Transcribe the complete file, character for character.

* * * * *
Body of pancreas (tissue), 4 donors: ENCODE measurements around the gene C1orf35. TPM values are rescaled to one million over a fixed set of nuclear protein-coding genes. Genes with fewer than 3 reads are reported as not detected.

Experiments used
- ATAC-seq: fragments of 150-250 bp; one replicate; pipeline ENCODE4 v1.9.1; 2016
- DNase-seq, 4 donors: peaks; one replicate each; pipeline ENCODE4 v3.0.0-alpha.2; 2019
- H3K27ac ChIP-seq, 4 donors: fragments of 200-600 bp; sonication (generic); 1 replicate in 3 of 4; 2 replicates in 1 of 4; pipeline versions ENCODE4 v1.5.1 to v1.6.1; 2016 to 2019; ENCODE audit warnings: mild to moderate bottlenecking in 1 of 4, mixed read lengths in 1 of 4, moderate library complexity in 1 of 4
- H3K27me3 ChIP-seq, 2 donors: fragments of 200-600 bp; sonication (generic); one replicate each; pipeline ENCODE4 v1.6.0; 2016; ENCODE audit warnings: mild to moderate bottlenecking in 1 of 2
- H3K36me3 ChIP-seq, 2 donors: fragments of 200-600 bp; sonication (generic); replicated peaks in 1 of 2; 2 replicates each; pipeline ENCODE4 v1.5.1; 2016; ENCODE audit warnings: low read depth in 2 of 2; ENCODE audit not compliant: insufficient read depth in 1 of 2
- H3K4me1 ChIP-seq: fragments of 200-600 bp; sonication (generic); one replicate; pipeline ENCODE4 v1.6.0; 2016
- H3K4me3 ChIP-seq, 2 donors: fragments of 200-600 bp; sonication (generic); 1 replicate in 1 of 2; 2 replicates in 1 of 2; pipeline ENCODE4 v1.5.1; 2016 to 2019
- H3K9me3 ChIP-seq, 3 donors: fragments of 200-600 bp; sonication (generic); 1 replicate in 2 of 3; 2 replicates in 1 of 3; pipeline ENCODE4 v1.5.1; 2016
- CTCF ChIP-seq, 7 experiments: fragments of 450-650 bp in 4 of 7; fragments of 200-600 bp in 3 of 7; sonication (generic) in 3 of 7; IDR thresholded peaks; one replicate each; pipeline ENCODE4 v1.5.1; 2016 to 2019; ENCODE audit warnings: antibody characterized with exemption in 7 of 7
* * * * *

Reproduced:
Body of pancreas (tissue), 4 donors: ENCODE measurements around the gene C1orf35. TPM values are rescaled to one million over a fixed set of nuclear protein-coding genes. Genes with fewer than 3 reads are reported as not detected.

Experiments used
- ATAC-seq: fragments of 150-250 bp; one replicate; pipeline ENCODE4 v1.9.1; 2016
- DNase-seq, 4 donors: peaks; one replicate each; pipeline ENCODE4 v3.0.0-alpha.2; 2019
- H3K27ac ChIP-seq, 4 donors: fragments of 200-600 bp; sonication (generic); 1 replicate in 3 of 4; 2 replicates in 1 of 4; pipeline versions ENCODE4 v1.5.1 to v1.6.1; 2016 to 2019; ENCODE audit warnings: mild to moderate bottlenecking in 1 of 4, mixed read lengths in 1 of 4, moderate library complexity in 1 of 4
- H3K27me3 ChIP-seq, 2 donors: fragments of 200-600 bp; sonication (generic); one replicate each; pipeline ENCODE4 v1.6.0; 2016; ENCODE audit warnings: mild to moderate bottlenecking in 1 of 2
- H3K36me3 ChIP-seq, 2 donors: fragments of 200-600 bp; sonication (generic); replicated peaks in 1 of 2; 2 replicates each; pipeline ENCODE4 v1.5.1; 2016; ENCODE audit warnings: low read depth in 2 of 2; ENCODE audit not compliant: insufficient read depth in 1 of 2
- H3K4me1 ChIP-seq: fragments of 200-600 bp; sonication (generic); one replicate; pipeline ENCODE4 v1.6.0; 2016
- H3K4me3 ChIP-seq, 2 donors: fragments of 200-600 bp; sonication (generic); 1 replicate in 1 of 2; 2 replicates in 1 of 2; pipeline ENCODE4 v1.5.1; 2016 to 2019
- H3K9me3 ChIP-seq, 3 donors: fragments of 200-600 bp; sonication (generic); 1 replicate in 2 of 3; 2 replicates in 1 of 3; pipeline ENCODE4 v1.5.1; 2016
- CTCF ChIP-seq, 7 experiments: fragments of 450-650 bp in 4 of 7; fragments of 200-600 bp in 3 of 7; sonication (generic) in 3 of 7; IDR thresholded peaks; one replicate each; pipeline ENCODE4 v1.5.1; 2016 to 2019; ENCODE audit warnings: antibody characterized with exemption in 7 of 7